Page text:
When it comes to instant celebrity status, few opportunities can rival those presented by reality TV. Real housewives, survivors, and big losers have all gone on to write bestsellers long after their five minutes of on-air fame ended. And while none of the contestants on Bravo’s Top Chef have seen bestsellerdom yet, there are some hopefuls on the horizon.
This summer will see the release of season four contender Spike Mendelsohn’s debut, The Good Stuff Cookbook: Burgers, Fries, Shakes, Wedges, and More (Wiley, June). Mendelsohn, who was eliminated one episode before the show’s finale, opened the Good Stuff Eatery in Washington, D.C., in spring 2008, presents 120 recipes for comfort foods like Old Bay mayonnaise; baked sweet potato fries; a “farmhouse” burger with iceberg lettuce, tomatoes, red onion, pickles and “Good Stuff sauce”; and grilled cheese (ingredients: butter, potato bread, American cheese, kosher dill pickle slices). With all the talk of Top Chef’s turn for the highbrow (the most recent season featured some extremely accomplished chefs as contestants), it’s uncertain whether Mendelsohn’s casual cookbook will attract show aficionados. But Mendelsohn seems to have taken significant steps toward redefining himself, post-TC, including his involvement in a Web-based show on Food2.com.
Serious foodies may be more drawn to season four winner Stephanie Izard’s How to Think, Shop, and Cook Like a Top Chef, although they will have to wait until fall 2011, when Chronicle plans to publish. Co-authored by food writer Heather Shouse, the book will reportedly encapsulate Izard’s “playful personality in creative and funky content accessible to cooks of all levels.” The book’s focus will be on contemporary American cuisine, “built around Izard’s culinary philosophy that the best food is not overly complicated, and that it’s possible to respect the masters without complex techniques, fancy equipment and expensive ingredients.”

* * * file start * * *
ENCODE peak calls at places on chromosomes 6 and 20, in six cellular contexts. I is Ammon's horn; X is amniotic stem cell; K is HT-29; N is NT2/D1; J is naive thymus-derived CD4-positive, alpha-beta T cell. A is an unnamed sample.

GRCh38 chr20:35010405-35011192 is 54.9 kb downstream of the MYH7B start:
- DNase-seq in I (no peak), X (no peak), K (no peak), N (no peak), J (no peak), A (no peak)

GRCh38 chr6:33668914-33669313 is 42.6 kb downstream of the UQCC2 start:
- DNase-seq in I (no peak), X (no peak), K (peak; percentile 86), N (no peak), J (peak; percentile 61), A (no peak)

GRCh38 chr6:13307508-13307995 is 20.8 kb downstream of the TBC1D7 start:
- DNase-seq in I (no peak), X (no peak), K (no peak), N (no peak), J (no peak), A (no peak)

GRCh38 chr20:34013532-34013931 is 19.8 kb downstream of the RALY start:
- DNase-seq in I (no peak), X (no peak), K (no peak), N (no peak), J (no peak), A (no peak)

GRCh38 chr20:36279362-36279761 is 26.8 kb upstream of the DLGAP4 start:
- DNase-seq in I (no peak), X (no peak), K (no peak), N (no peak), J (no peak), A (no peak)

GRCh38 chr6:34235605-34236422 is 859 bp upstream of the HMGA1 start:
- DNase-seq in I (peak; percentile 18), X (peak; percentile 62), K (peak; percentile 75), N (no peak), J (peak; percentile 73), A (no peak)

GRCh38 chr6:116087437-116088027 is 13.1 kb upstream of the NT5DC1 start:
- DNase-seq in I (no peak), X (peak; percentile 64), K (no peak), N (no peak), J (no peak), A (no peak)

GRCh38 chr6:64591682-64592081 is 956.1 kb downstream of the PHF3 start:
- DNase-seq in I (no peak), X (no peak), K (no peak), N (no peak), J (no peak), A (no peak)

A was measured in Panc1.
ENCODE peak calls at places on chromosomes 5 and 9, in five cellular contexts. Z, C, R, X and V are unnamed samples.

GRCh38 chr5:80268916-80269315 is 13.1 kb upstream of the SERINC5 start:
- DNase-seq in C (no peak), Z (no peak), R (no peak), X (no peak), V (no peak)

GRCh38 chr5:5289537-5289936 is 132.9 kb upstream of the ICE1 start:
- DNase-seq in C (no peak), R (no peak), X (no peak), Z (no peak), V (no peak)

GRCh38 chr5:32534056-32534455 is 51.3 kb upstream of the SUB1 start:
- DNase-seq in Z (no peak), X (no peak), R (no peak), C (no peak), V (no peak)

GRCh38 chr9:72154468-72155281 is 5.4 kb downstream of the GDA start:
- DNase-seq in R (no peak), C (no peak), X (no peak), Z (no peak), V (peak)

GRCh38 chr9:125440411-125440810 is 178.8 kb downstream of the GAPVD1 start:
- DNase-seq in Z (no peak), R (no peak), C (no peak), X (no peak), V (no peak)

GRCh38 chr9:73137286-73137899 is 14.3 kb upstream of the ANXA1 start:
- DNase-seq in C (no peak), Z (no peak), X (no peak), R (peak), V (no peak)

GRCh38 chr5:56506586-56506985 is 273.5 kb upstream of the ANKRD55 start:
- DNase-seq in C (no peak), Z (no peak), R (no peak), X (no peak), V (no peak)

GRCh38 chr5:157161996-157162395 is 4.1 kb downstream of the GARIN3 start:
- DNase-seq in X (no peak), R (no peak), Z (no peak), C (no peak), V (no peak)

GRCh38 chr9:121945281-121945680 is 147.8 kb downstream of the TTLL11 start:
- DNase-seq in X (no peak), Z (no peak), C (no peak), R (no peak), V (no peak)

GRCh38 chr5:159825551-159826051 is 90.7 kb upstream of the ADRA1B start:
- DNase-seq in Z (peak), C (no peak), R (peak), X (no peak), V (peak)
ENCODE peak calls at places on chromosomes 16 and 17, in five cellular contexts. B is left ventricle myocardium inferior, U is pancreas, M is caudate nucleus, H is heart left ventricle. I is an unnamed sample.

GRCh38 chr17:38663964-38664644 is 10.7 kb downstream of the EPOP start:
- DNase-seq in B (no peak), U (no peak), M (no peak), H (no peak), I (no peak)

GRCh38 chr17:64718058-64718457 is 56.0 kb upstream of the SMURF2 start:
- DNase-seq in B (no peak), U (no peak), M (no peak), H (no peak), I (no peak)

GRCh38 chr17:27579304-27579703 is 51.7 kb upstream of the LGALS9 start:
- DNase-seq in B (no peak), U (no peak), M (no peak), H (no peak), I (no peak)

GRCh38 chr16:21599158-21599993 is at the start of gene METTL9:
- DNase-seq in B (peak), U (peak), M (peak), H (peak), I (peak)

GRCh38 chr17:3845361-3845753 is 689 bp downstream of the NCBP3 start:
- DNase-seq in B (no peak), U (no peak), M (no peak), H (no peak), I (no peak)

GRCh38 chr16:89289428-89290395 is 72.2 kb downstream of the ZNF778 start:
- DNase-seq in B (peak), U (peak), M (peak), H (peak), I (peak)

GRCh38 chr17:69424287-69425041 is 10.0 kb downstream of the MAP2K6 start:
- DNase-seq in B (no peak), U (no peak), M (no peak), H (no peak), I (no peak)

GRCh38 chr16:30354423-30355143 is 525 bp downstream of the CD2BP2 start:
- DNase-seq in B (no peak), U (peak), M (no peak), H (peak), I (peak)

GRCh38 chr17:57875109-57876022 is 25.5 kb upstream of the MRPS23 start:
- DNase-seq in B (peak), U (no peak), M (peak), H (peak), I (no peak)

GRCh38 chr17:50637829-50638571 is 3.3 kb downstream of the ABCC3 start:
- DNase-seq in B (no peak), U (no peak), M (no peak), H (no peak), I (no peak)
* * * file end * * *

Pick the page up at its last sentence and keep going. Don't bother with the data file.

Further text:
And then there’s season two alum Marisa Churchill, a pastry chef who was eliminated in the season’s fifth episode. Churchill was sent home fairly early because of a couple of botched dishes she created with co-contestant Josie Smith-Malave, but bounced back impressively. She appears as a regular on Food Network Challenge, and late last year signed a deal with Clarkson Potter for Sweet & Skinny, which will collect 100 recipes for low-fat desserts that can be made in under an hour. It’s scheduled for publication in May 2011.
At least two former contestants have already self-published cookbooks. Last October, Dave Martin, who almost made it to the finals of season one, published Flavor Quest, Volume 1. And season five fan favorite Fabio Viviani published The Café Firenze Cookbook: Food and Drink from the Tuscan Sons via BRIO, a “self publishing solutions company” in August 2009. Viviani is working on a new book, My Son is On Google; no word yet on a publisher.
There have been rumors that season three’s Casey Thompson and season four’s Lisa Fernandes are working on cookbooks, though nothing’s confirmed. And in an interview with Paste magazine following his disappointing runner-up finish in the show’s most recent season, Kevin Gillespie admitted he has considered writing a cookbook. “But the challenging part is,” he said, “I want to put one together that has an impact—that people really will read. Not just home cooks, but professionals alike. Hopefully that day will come sooner than later, but as it stands right now, it’s not much in the works.”
This story originally appeared inCooking the Books, PW's e-newsletter for cookbooks.